The majority of people who access social care and support services, or care for those who do, feel that they don’t have a say in how these services work.
This is according to a report from Social Care Institute for Excellence (SCIE), which paints a picture of attitudes in the social care sector towards co-production – developing equal partnerships between service users, informal carers and professionals.
Most people who responded to the survey say that co-production is not happening for them – despite many wishing it would.
Two thirds (62%) of respondents said they do not feel they have a say in how their support services are designed and delivered.
SCIE head of Co-production Pete Fleischmann said: “The majority of those working in the sector, carers and people who use services that responded to our survey, want to see co-production put into practice – something which is not currently happening for everyone.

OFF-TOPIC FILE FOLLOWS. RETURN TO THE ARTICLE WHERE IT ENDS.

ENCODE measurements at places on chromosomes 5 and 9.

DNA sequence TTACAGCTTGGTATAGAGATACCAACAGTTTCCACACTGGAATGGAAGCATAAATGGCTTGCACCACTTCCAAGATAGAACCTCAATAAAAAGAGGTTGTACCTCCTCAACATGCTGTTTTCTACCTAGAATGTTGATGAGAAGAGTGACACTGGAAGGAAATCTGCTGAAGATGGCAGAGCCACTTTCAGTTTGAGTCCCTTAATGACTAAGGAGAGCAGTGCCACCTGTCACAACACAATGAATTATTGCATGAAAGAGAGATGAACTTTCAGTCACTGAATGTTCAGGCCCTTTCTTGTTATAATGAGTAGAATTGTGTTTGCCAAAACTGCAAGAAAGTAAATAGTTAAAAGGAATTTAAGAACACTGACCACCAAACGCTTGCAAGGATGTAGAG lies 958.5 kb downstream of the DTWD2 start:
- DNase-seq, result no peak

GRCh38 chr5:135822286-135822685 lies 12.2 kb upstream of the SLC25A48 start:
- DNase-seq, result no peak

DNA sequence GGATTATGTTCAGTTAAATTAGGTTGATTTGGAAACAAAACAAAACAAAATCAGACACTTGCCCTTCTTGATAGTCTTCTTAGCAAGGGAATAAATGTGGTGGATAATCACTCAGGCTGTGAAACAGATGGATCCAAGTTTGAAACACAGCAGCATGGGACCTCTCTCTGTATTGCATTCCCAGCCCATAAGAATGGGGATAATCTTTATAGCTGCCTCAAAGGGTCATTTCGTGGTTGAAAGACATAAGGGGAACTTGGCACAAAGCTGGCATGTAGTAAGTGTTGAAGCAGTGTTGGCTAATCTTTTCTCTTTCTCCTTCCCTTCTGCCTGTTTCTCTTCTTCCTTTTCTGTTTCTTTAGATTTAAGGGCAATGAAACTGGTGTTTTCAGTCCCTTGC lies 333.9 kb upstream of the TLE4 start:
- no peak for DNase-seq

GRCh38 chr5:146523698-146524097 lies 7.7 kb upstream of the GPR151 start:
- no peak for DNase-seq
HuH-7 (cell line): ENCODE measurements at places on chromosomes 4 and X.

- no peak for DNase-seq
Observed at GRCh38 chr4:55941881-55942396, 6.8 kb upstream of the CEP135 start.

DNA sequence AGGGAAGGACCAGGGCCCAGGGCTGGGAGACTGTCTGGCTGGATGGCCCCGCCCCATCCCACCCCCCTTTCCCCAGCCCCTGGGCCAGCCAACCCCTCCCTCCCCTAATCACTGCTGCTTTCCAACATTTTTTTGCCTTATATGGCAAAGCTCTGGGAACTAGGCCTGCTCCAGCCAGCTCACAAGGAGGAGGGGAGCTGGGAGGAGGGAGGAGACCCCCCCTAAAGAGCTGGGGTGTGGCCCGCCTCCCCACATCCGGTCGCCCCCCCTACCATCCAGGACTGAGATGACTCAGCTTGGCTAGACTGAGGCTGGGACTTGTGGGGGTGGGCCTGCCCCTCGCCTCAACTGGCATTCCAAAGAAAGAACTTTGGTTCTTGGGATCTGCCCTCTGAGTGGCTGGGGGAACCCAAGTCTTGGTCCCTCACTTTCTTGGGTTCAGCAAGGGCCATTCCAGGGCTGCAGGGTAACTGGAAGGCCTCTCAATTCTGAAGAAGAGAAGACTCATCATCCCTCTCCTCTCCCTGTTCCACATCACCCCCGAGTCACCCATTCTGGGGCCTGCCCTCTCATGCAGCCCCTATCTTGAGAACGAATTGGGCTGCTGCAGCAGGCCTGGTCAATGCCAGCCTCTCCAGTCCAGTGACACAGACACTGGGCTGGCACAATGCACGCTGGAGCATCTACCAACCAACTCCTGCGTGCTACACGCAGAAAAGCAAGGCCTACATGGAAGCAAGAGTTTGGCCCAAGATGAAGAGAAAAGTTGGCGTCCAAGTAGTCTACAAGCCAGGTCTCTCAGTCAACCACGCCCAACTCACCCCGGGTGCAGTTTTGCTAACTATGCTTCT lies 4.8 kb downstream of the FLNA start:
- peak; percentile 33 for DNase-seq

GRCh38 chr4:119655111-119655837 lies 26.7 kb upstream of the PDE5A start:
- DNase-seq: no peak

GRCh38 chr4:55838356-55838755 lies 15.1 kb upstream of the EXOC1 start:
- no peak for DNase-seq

“It is only when everyone’s contribution is valued equally and power is shared that meaningful co-production can happen. Building these equal partnerships can go a long way to avoiding social care failures in the future, as well as improve outcomes for those using services.”
The report was launched during Co-production Week (July 1-5), which celebrates the benefits of co-production and highlights the contribution of people who use services and carers to developing better public services.
The SCIE survey also brings together responses from those working in social care.
Overall, 96% of surveyed professionals in the sector say that they would prefer to work for services that are designed and delivered in equal partnership between themselves, carers and service users.
Similarly, 95% of people who use services say they would prefer to use services that have been co-produced.